Biocartis Raises EUR 64.5 Million
News Sep 05, 2014
Biocartis has announced that it has successfully completed an EUR 64.5 million equity fundraising, one of the largest private rounds in the European life sciences industry in recent years.
The additional capital will fund the commercial roll-out of Idylla™ in Europe later this year, and the expansion of its commercial reach beyond Europe as of next year.
Furthermore, the fundraising will also support and accelerate the development of a wide range of diagnostic tests for Idylla™. With this round, the total capital invested in Biocartis to date amounts to EUR 240 million (approx. USD 316 million).
The capital round is subscribed by Johnson & Johnson Development Corporation, Hitachi Chemical Corporation, PMV Tina Fund and a few existing and new family offices.
Hilde Windels, CFO at Biocartis, stated: “We believe this major fundraising demonstrates the support for Biocartis’ ambition to make personalized medicine a truly sustainable, everyday practice. By intensifying the development of our assay menu, we intend to demonstrate the potential of Idylla™ in the field of oncology, infectious diseases and beyond. We thank our investors for their ongoing support and their belief in Biocartis’ groundbreaking role in transforming molecular diagnostics.”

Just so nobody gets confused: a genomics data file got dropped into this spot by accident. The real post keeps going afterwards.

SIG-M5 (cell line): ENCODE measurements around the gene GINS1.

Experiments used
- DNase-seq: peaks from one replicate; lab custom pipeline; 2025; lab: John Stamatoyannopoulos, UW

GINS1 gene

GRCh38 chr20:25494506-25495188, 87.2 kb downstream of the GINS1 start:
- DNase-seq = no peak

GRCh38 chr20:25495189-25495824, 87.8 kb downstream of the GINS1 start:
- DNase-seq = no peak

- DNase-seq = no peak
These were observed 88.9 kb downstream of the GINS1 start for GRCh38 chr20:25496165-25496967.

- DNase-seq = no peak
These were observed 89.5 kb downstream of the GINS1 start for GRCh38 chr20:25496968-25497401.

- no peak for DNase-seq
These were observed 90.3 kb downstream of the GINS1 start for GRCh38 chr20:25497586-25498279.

Mechanism Controlling Multiple Sclerosis Risk IdentifiedNews
Researchers at Karolinska Institutet have now discovered a new mechanism of a major risk gene for multiple sclerosis (MS) that triggers disease through so-called epigenetic regulation. They also found a protective genetic variant that reduces the risk for MS through the same mechanism.
Antarctic Worm and Machine Learning Help Identify Cerebral Palsy EarlierNews
A research team has released a study in the peer-reviewed journal BMC Bioinformatics showing that DNA methylation patterns in circulating blood cells can be used to help identify spastic cerebral palsy (CP) patients. The technique which makes use of machine learning, data science and even analysis of Antarctic worms, raises hopes for earlier targeted CP therapies.
Ancient Syphilis Genomes Decoded for First TimeNews
Researchers recovered three genomes of the bacterium Treponema pallidum from skeletal remains from colonial-era Mexico, and were able to distinguish the subspecies that causes syphilis from the subspecies that causes yaws. It was not previously thought possible to recover DNA from this bacterium from ancient samples.